And all of us amateurs as well as pros working on electrical systems run across nicked or damaged wires that can then be measured to show unexpected currents.
A brother in law, a theater electrician, in wiring his New York City apartment with armored cable, over-tightened all of the BX-to-Box connector clamps and omitted the plastic wire protectors that should have been inserted into each BX wire end. The result was that as he over-tightened the box connector clamp he squashed the cut-end of the BX cable armor enough that every single wire set in the apartment at every single junction box was nicked and connected (inadvertently) to the building ground. All of the nicked hot wires were found immediately when he tried to turn on power. His GFCI breakers in the panel kept tripping - which was when he gave me a call. We found that the circuit neutral wires were also shorted to ground by the same clamp-cut mistakes.
I would inspect the system for damaged wires, and I'd look for a hot wire nick or leak. If no defects of that type are found I'd do some field tests to see if nearby power sources are inducing a current into the wire run.
Investigating a case of unexpected shock to workers who were rebuilding a garage (after an electrical catastrophe) we found that wet plywood roof sheathing was acting as a giant capacitor picking up a current induced by very close overhead power transmission lines.
Question: how do I stop water from pouring out of electrical conduit into the electrical system?
What is the permanent fix for this situation? I have built a sluice to catch the water that spills out of top of the wire conduit (into a 5 gal bucket) but I am worried about having so much constant water near an electrical source. I look forward to your answer. Thanks. - T.M. 12/31/2012
Reply: find the water source, direct it away, seal leaky conduit fittings
I agree that the conditions you describe are unacceptable and dangerous. A competent onsite inspection by an expert usually finds additional clues that help accurately diagnose a problem, though in this case, some detective work on your own part, as long as you can avoid getting shocked or killed, should be adequate.
To fix the problem you describe - water pouring out of an electrical conduit into an electrical box, panel, or control (any of these is unacceptable) we need to identify the water source as well as to identify all of the places (there may be more than one) where water is entering the conduit. The fix depends on what water sources and leak points we find.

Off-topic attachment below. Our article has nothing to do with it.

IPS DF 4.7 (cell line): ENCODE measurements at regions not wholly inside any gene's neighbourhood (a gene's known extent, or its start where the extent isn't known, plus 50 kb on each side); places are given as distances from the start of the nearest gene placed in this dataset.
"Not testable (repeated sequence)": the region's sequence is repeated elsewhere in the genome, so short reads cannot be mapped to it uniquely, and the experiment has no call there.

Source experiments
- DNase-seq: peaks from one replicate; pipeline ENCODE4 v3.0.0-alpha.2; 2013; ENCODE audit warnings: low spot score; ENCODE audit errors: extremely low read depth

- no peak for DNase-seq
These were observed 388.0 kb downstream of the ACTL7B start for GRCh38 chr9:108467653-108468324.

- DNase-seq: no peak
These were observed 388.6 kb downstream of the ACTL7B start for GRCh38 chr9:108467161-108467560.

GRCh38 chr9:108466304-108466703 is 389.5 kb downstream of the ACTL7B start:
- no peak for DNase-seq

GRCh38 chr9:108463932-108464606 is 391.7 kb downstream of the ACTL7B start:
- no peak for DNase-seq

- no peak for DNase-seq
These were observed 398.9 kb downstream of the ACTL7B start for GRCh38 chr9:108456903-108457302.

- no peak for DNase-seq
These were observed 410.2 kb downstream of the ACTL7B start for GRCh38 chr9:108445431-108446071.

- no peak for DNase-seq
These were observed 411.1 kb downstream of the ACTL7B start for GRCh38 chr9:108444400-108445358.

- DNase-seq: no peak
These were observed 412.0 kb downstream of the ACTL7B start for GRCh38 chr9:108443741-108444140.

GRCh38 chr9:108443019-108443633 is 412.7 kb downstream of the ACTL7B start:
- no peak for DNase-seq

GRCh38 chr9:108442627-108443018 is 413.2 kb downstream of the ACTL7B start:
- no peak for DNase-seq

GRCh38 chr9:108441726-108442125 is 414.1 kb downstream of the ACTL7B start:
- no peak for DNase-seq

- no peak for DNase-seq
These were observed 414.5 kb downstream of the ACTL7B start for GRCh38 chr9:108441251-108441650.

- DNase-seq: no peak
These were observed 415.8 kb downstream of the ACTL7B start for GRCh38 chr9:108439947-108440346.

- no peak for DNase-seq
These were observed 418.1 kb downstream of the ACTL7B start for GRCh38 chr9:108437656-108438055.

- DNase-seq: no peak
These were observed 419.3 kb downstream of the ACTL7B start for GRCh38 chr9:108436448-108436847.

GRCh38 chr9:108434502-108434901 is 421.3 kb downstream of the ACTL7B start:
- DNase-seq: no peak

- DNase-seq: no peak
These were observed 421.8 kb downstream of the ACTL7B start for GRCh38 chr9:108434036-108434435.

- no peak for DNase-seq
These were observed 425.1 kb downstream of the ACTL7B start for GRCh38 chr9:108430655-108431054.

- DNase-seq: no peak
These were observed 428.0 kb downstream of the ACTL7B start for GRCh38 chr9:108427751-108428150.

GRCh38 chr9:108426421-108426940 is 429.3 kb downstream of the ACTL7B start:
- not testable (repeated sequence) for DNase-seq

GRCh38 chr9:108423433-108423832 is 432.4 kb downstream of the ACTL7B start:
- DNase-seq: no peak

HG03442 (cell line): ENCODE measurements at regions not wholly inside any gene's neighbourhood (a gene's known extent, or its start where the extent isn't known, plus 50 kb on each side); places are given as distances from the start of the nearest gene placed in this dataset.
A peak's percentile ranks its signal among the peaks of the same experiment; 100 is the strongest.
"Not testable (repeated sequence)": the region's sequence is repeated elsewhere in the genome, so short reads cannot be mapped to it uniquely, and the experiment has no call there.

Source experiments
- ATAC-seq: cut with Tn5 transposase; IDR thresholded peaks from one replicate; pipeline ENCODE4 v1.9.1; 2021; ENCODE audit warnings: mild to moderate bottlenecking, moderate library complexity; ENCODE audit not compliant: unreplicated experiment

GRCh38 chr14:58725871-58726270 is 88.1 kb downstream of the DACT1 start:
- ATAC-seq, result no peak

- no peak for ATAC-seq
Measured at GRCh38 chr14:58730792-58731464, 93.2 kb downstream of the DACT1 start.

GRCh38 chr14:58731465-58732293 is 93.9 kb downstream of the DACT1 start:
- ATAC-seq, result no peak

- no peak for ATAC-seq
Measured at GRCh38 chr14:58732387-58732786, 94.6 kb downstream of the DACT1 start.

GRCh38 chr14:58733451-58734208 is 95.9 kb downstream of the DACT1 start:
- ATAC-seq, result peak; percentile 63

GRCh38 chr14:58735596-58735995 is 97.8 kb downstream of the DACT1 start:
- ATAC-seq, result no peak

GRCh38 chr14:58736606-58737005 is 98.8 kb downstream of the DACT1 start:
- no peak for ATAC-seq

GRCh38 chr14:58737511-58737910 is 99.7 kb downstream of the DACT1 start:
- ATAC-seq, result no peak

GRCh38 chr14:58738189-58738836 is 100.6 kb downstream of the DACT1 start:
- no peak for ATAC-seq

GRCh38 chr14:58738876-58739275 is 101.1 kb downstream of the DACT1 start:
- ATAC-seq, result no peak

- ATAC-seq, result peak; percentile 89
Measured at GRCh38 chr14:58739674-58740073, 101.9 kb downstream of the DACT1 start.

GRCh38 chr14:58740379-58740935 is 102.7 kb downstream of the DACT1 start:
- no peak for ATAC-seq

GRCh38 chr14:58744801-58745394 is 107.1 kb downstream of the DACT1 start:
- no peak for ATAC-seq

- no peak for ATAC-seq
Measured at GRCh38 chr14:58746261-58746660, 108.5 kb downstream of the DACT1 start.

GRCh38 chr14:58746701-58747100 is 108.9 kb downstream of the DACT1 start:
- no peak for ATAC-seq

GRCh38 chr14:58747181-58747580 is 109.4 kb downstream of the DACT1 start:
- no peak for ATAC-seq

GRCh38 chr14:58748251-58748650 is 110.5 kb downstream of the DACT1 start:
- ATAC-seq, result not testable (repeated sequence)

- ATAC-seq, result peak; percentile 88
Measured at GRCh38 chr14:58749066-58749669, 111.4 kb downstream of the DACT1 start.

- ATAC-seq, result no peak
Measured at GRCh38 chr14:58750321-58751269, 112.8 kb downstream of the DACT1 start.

Intercept & Direct Surface or Subsurface Water Away from Electrical Components
For example, where I found water entering a building electrical panel mounted on a basement wall, inspecting ouitside we found an in-slope grade towards that building wall and a buried electrical trench bringing the SEC feeders to the building. The trench, cutting a diagonal across the hill, was operating as a catch trench for both surface and subsurface water, aiming all of that water right at the building wall where the foundation wall was in turn penetrated by the entering electrical conduit.
Water was not actually entering the conduit in this case; water was simply following the conduit through the wall into the electrical panel.
The "fix" that worked to stop this wet electrical panel involved:
Find & Fix Leaks into Electrical Conduit to stop water from entering electrical boxes & panels
A different and common example that may better fit your case is a leak, or more than one leak into an electrical conduit that is buried in ground exposed to surface or subsurface water, or rain entering an electrical conduit from above-ground, for example following an SEC down through the electrical meter box and from there into the interior of the conduit that in turn entered the building.
Some fellows think that if they just route the conduit "up" in a reverse drip loop they will stop this leak hazard. Some other wannabe electricians whose work I've inspected figured it was enough to drill a hole into an outdoor electrical conduit elbow bottom or junction box to let water in the conduit drain out before the wires enter the building.
I do not agree with either of these band-aid approaches to electrical conduit leaks.
Outdoor electrical boxes and conduit are expected to be weather-tight, not to serve as pipes that move water from one place to another.
And depending on water source, elevation, and pressure, such a loop is no guarantee that water doesn't enter the electrical system, and further, the wiring routed inside conduit and various junction boxes is not normally intended for exposure to water or flooding. (Conversely, continuous, un-spliced UF underground feeder, outdoor exposure-rated electrical wiring may be buried outdoors, underground without protection by conduit.)
For leaks into electrical conduit, if the water quantity is small and the leak limited to one entry point, we might successfully expose and seal with proper fittings the leak into the conduit. But preferable is to direct water away from that point as well.
In your case, as you do not describe any investigation to pinpoint the water source, that's where I'd start. From the quantity of water you are describing I suspect that there may be a section of conduit buried outside in flooded soils and lacking proper connections, possibly even with one end open to the soil). You want to to assure that the conduit is all water-tight throughout its length. Any outside junction boxes that may have been required are either brought above-ground and also sealed, or are rated for below-ground water-tight use. .
Send along some photos of your installation and we may be able to offer further comments or suggestions, and keep us informed of what you find, as doubtless your own work will help other readers.